Gelles does believe that there are some cases where family-preservation programs are appropriate, but only for certain low-risk kinds of parents. To put the issue in perspective, he points out that when women are violently abused by their husbands, judges don't order them to enroll in an "Intensive Marriage Preservation" program and assign a "Marriage Preservation Worker" to their families. And he pointedly wonders how domestic-violence advocates would react if the federal government identified such a program as the "intervention of choice" and gave it hundreds of millions of dollars in funding if there were "no scientific evidence that it was effective."
   In his view, and Schwartz's, speeding up the adoption process is the first step toward improving the system. Gelles, who helped write the 1997 Adoption and Safe Families Act (which promotes the adoption of children in foster care and puts a higher priority on their safety), believes that the adoption rate can "triple" before it starts straining the seams of the system. And in his view, it's high time we stopped "demonizing" adoption.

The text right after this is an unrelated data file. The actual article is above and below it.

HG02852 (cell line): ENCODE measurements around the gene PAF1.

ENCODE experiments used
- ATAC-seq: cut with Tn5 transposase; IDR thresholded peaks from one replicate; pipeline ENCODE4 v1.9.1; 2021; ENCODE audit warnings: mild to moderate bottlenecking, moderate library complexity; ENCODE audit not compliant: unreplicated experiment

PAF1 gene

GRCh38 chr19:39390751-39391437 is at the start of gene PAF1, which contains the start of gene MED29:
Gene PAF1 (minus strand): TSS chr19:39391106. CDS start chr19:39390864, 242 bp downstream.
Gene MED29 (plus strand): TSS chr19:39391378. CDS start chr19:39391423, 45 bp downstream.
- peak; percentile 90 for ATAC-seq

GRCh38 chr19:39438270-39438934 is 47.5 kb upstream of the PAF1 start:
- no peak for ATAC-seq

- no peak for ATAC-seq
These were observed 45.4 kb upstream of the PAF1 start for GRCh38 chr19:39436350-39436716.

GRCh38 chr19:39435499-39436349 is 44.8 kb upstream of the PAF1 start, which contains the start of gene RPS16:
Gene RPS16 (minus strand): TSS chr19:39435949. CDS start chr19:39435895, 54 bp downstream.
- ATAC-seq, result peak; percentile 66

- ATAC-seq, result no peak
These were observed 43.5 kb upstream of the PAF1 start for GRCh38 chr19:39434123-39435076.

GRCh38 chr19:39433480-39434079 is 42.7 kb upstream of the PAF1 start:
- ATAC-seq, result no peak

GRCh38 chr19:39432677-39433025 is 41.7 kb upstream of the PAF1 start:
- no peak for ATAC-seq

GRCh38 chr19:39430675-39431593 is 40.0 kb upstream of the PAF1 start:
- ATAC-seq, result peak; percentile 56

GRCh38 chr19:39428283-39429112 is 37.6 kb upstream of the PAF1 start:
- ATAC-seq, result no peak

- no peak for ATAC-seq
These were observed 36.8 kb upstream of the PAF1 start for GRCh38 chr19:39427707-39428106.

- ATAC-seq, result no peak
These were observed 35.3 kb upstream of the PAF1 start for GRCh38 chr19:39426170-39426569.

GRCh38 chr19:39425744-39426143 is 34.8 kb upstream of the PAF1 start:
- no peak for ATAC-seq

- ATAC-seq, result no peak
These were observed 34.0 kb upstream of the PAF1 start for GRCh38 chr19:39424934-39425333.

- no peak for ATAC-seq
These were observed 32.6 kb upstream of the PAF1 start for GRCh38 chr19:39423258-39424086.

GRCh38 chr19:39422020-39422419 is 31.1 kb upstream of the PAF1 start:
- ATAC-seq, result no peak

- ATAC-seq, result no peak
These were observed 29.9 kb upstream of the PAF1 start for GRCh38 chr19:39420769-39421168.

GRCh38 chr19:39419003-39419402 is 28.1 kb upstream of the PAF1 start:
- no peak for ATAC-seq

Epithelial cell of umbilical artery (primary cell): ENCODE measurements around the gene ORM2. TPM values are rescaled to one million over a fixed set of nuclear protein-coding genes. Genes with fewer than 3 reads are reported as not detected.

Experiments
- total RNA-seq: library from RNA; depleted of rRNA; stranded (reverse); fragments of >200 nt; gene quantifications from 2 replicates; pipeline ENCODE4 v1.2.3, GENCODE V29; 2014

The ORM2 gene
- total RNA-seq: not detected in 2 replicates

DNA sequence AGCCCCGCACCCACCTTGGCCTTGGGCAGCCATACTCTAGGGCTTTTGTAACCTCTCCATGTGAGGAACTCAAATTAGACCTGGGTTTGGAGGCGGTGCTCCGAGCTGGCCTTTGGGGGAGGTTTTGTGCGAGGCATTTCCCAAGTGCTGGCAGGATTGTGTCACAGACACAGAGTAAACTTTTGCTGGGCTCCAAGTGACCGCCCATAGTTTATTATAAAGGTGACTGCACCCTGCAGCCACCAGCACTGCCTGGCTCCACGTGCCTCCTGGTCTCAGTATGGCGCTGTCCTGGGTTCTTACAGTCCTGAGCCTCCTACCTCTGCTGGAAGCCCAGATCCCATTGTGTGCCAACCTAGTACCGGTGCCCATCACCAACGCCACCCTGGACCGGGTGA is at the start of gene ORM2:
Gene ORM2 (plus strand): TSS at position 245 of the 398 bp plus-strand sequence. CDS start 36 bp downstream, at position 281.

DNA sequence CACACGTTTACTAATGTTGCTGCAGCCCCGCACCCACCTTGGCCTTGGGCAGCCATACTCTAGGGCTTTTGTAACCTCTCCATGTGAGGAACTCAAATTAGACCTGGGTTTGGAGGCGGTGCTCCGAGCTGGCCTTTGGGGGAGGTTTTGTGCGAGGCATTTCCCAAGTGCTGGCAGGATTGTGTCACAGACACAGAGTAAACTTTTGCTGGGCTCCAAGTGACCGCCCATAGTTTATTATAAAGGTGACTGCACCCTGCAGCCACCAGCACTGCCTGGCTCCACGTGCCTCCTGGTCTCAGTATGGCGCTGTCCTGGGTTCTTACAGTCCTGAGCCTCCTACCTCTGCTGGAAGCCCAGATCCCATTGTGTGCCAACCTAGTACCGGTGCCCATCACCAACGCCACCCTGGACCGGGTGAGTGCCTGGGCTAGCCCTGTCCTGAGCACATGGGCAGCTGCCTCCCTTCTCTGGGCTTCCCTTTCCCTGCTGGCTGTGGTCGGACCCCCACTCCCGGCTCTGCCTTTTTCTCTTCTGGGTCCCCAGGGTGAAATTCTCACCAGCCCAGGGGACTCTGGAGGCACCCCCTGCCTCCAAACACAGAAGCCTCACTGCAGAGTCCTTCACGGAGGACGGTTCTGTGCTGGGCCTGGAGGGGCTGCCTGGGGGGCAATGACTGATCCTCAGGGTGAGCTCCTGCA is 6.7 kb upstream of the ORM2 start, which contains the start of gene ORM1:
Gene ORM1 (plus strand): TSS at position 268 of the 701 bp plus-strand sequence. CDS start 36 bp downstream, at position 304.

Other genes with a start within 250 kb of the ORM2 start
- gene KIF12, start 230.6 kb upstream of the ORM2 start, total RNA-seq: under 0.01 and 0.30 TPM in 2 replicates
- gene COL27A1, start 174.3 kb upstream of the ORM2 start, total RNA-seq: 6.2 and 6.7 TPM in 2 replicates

"I had lunch today with somebody who wants to adopt a child," he says. "She's 31 years old, she's on what she considers the cusp of acceptability -- and she's thinking of going to China. My stepsister paid $25,000 to go to Alabama to adopt a child; we have three friends who paid that much to go to China, Romania and Russia. But they are not going to pick up the mistakes of the child-welfare system. The child-welfare system holds a child hostage for six years, allows that child to be damaged by multiple placements, and then says, 'OK, now that we've tried this six-year experiment and rehabilitated the mother, we're going to make the kid available for adoption' -- you're not going to get a big line at the door."